I get a lot of emails about writing — how to start, how to improve, how to overcome writer’s block, how to find your voice, how to earn a living as a writer… And while I don’t have all the answers (especially not the last one), it seemed like it might be fun to discuss. So I asked a handful of writers, editors, agents, and all-around brilliant communicators for their favorite tips — as short as a sentence or as long as a paragraph. Here is what they had to say…
Don’t write drunk.
You will become an alcoholic without a book. Do edit. But don’t be a lazy lizard about it. Go line by line with a fine-toothed comb and detangle the snarls of your sentences. Don’t be an idiot and think your first draft is brilliant. It’s not. Don’t be an idiot and think your first draft is hopeless. It’s not. Do think your tenth draft is brilliant. It is.
— Veronica, TV Writer
Your ideas are like babies. Protect them.
Writers’ groups can be wonderful places to refine your work, but when I’m in the first draft stage, I prefer to keep my ideas close at hand. I won’t even discuss them with friends or family. If an early reader responds to an idea in a skeptical or unenthusiastic way, suddenly my enthusiasm is tampered, too. Once you’re happy with what you’ve created — once your baby idea is more like a toddler who can walk on their own — go ahead and share it with your trusted tribe.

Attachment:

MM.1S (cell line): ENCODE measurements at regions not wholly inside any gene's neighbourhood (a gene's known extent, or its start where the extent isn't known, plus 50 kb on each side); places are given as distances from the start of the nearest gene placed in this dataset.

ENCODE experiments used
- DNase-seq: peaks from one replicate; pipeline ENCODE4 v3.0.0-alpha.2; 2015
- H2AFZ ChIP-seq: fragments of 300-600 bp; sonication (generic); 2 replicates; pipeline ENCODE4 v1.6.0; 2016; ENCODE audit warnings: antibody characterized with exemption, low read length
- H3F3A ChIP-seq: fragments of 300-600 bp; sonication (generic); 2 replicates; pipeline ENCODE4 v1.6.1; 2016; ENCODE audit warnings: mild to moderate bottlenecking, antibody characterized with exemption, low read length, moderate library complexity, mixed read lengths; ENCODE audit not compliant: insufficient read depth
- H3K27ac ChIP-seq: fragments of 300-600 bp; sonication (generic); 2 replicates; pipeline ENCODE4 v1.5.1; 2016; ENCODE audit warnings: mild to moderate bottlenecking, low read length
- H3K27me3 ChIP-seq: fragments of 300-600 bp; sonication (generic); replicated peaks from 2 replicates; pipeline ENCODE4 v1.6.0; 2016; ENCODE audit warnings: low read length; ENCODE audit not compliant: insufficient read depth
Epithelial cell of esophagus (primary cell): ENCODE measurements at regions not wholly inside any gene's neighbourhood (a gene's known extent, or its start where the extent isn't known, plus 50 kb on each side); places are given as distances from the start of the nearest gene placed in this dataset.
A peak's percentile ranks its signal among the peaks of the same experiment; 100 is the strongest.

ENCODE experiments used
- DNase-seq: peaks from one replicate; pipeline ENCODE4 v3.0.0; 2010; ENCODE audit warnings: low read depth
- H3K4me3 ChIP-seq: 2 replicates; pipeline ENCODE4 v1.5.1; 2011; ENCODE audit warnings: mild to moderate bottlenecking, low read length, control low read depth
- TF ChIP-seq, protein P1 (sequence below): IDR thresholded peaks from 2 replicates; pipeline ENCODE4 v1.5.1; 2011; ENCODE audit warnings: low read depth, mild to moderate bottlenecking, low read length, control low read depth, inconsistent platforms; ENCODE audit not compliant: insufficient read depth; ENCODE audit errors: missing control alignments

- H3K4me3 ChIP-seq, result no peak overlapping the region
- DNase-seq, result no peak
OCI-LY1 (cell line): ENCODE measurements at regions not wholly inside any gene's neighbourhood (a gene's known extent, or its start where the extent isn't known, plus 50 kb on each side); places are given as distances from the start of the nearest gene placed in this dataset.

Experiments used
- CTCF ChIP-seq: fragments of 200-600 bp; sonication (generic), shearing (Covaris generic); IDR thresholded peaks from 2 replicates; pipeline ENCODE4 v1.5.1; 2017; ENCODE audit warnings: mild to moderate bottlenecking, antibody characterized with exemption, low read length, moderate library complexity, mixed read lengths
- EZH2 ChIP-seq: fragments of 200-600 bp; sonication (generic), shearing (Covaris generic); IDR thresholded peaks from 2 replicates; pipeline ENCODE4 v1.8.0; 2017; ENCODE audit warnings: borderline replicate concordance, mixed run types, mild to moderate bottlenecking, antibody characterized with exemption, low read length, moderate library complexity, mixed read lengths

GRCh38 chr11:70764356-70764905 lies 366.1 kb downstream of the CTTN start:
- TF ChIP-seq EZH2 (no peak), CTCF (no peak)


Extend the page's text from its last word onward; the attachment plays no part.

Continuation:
— Sandy, Screenwriter
Do not concern yourself with what other writers are doing.
It’s one thing to educate yourself about the market — which books are doing well, which editors are buying what, which agents are selling what. It’s another to worry about who has turned into a shooting star overnight, whose Facebook post is getting hundreds of likes, who’s the prettiest belle at the (Brooklyn) ball. There’s always a hot new book, a hot new author, and their name is everywhere and their photo is everywhere and now every publisher around the world is looking to replicate that success and OH MY GOD, you think, I SHOULD BE WRITING THAT KIND OF BOOK! This is not productive. This is a distraction from your purpose, and a painful one at that. The best thing you can do as a writer is to get clear about your writing, get clear about what you’re trying to do on the page, ground down in your purpose, and refine, refine, refine. Writing is not glamorous. Publishing can be, to be sure, but at some point the party ends and the guests go home, the morning sun shines through and you’re left with yourself (and the blank page) again. Writing is revision, writing is incremental perfecting, writing is work. If you’re worried about what other writers are doing, if that’s all you can see, then you can’t see the work at your own feet, the work that is here for YOU AND ONLY YOU to do. The next hot thing will be the next really good thing; that’s what agents and editors are after. That’s enough.
— Rayhané, Literary Agent at Lippincott Massie McQuilkin
A well-fed writer is a productive writer. Sustenance aside, snacks often provide a lone flicker of joy amidst grueling hours of isolation and self-doubt. The difference between authorial snacking and regular snacking is that authorial snacking is all about quantity. Envision for a moment an everlasting cocktail party without the booze* and people — just you, your laptop, and the canapés. (*Booze is okay too.)